Down And Out

gilbert arenas - washington wizards
Gilbert Arenas displays a pained expression after realizing his season was likely over after a collision with Charlotte's Gerald Wallace during a Wednesday night loss at Verizon Center. (The Post)

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By Ivan Carter
Washington Post Staff Writer
Friday, April 6, 2007

A hush fell over the crowd at Verizon Center on Wednesday night after Charlotte Bobcats forward Gerald Wallace crashed into Washington Wizards guard Gilbert Arenas. Yesterday, the fans' worst fears were realized when the three-time all-star underwent arthroscopic surgery to repair a torn lateral meniscus in his left knee, effectively ending a season that had started with lofty goals.

The two-to-three month timetable for a possible return means that Arenas, the league's fourth-leading scorer (28.8 points per game), will miss the final eight games of the regular season and any playoff run. The Wizards (39-35) are in sixth place in the Eastern Conference and play the Cleveland Cavaliers tonight at Verizon Center. The team can clinch a third consecutive playoff appearance with a victory.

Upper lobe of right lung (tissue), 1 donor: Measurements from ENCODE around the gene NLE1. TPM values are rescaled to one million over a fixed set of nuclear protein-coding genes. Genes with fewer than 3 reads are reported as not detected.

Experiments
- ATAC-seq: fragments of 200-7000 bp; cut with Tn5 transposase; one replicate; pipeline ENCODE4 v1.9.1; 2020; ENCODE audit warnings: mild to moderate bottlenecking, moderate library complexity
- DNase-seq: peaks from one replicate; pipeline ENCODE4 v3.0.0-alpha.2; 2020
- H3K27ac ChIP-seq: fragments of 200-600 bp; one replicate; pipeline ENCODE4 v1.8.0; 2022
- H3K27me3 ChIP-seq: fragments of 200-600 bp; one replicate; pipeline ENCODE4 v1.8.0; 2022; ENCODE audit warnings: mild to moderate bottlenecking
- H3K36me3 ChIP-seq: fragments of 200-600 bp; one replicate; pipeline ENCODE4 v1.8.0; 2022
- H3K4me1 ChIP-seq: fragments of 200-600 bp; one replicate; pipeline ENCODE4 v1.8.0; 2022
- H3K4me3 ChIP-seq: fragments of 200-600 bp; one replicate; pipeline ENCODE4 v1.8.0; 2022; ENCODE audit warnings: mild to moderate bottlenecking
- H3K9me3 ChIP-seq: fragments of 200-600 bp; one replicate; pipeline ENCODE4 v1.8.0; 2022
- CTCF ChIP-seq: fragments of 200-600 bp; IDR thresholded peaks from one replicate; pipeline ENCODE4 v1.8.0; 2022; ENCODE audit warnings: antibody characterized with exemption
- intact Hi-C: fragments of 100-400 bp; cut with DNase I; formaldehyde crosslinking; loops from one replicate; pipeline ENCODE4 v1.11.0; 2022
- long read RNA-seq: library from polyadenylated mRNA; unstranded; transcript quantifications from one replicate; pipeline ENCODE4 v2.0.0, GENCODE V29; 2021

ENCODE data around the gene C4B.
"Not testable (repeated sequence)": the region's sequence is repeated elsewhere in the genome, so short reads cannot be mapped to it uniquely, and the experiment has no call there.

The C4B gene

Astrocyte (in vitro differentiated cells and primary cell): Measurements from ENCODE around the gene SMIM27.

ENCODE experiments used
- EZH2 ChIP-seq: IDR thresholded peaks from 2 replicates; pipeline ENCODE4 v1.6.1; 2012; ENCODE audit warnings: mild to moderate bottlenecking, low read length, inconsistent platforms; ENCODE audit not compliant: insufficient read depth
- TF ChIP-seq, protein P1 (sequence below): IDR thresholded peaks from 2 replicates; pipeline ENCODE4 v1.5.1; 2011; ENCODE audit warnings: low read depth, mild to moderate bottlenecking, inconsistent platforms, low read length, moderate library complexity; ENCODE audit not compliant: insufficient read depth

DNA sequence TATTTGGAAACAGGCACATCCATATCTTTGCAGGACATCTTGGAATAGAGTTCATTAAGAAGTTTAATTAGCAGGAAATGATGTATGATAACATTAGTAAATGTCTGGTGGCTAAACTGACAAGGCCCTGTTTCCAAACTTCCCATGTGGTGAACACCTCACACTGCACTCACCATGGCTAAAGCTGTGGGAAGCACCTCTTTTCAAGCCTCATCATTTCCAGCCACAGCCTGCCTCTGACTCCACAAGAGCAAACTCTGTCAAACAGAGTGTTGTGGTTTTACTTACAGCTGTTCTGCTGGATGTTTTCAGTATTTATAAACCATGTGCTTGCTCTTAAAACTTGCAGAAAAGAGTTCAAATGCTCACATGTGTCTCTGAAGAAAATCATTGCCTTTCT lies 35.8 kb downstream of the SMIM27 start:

The Wizards already were without all-star forward Caron Butler, who broke a bone in his right hand during Sunday's win at Milwaukee and is out at least six weeks. Butler said he hopes to return at some point during the playoffs, but that would require a push to at least the second round and most likely the conference finals.

Antonio Daniels, who finished with 18 points and a career-high 17 assists during Wednesday's 108-100 loss to the Bobcats, will start in place of Arenas, while second-year guard Donell Taylor, who has been active for only 40 of 74 games, will also see action at point guard.

"It's going to be a totally different team," said guard DeShawn Stevenson, who along with Arenas had been the only player to start each game this season before Wednesday night. "We lost a guy who scores 30 points a game [Arenas] and we lost a guy who averages 20 points and eight rebounds a game [Butler], so we're going to have to share the ball and play great defense."

Writing for his blog at, Arenas appeared to be in good spirits following yesterday's surgery, which was performed by team physician Marc Connell at Sibley Memorial Hospital.

"I'm good," Arenas wrote. "I made everyone laugh today at the hospital. They enjoyed my company."

Arenas's injury is just the latest setback for a team that was flying high earlier in the season and reached the top of the conference standings with a win at Orlando on Jan. 19. Despite a knee injury that forced forward Antawn Jamison to miss 12 games, the Wizards improved to a season-best 31-21 with a win over Sacramento on Feb. 22.

Arenas, Butler, Coach Eddie Jordan and his staff all represented the Eastern Conference at All-Star Weekend in Las Vegas in February. And the Wizards appeared to have the juice needed to bypass the struggling Miami Heat in the Southeast Division and perhaps reach the NBA Finals.